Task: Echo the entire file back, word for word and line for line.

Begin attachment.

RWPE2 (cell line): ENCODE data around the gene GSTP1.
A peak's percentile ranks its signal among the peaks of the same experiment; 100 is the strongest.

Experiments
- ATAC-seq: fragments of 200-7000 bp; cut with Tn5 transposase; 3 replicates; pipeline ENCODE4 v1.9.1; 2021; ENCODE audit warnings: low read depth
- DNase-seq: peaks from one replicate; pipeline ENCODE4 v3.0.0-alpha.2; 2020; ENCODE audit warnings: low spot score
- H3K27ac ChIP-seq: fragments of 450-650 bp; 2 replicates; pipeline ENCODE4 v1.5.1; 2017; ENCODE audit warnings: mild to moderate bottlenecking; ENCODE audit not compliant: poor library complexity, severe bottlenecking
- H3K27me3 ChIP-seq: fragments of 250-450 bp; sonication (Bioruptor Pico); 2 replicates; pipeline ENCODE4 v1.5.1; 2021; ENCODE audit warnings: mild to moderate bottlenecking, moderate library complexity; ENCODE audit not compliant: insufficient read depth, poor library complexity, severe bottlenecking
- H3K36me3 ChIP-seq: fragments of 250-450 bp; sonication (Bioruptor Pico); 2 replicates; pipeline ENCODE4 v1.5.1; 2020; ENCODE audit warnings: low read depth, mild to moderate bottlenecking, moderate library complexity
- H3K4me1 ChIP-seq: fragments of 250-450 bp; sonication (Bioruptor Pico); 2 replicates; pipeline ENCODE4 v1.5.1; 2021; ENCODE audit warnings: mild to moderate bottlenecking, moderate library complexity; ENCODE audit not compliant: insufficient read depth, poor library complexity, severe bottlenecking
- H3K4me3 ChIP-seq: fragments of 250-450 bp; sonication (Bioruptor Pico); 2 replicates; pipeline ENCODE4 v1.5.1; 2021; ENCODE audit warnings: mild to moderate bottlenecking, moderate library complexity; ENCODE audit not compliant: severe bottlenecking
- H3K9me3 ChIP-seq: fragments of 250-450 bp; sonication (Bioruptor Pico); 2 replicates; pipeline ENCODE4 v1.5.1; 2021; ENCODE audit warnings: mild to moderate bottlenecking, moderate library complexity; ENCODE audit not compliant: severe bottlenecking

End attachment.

RWPE2 (cell line): ENCODE data around the gene GSTP1.
A peak's percentile ranks its signal among the peaks of the same experiment; 100 is the strongest.

Experiments
- ATAC-seq: fragments of 200-7000 bp; cut with Tn5 transposase; 3 replicates; pipeline ENCODE4 v1.9.1; 2021; ENCODE audit warnings: low read depth
- DNase-seq: peaks from one replicate; pipeline ENCODE4 v3.0.0-alpha.2; 2020; ENCODE audit warnings: low spot score
- H3K27ac ChIP-seq: fragments of 450-650 bp; 2 replicates; pipeline ENCODE4 v1.5.1; 2017; ENCODE audit warnings: mild to moderate bottlenecking; ENCODE audit not compliant: poor library complexity, severe bottlenecking
- H3K27me3 ChIP-seq: fragments of 250-450 bp; sonication (Bioruptor Pico); 2 replicates; pipeline ENCODE4 v1.5.1; 2021; ENCODE audit warnings: mild to moderate bottlenecking, moderate library complexity; ENCODE audit not compliant: insufficient read depth, poor library complexity, severe bottlenecking
- H3K36me3 ChIP-seq: fragments of 250-450 bp; sonication (Bioruptor Pico); 2 replicates; pipeline ENCODE4 v1.5.1; 2020; ENCODE audit warnings: low read depth, mild to moderate bottlenecking, moderate library complexity
- H3K4me1 ChIP-seq: fragments of 250-450 bp; sonication (Bioruptor Pico); 2 replicates; pipeline ENCODE4 v1.5.1; 2021; ENCODE audit warnings: mild to moderate bottlenecking, moderate library complexity; ENCODE audit not compliant: insufficient read depth, poor library complexity, severe bottlenecking
- H3K4me3 ChIP-seq: fragments of 250-450 bp; sonication (Bioruptor Pico); 2 replicates; pipeline ENCODE4 v1.5.1; 2021; ENCODE audit warnings: mild to moderate bottlenecking, moderate library complexity; ENCODE audit not compliant: severe bottlenecking
- H3K9me3 ChIP-seq: fragments of 250-450 bp; sonication (Bioruptor Pico); 2 replicates; pipeline ENCODE4 v1.5.1; 2021; ENCODE audit warnings: mild to moderate bottlenecking, moderate library complexity; ENCODE audit not compliant: severe bottlenecking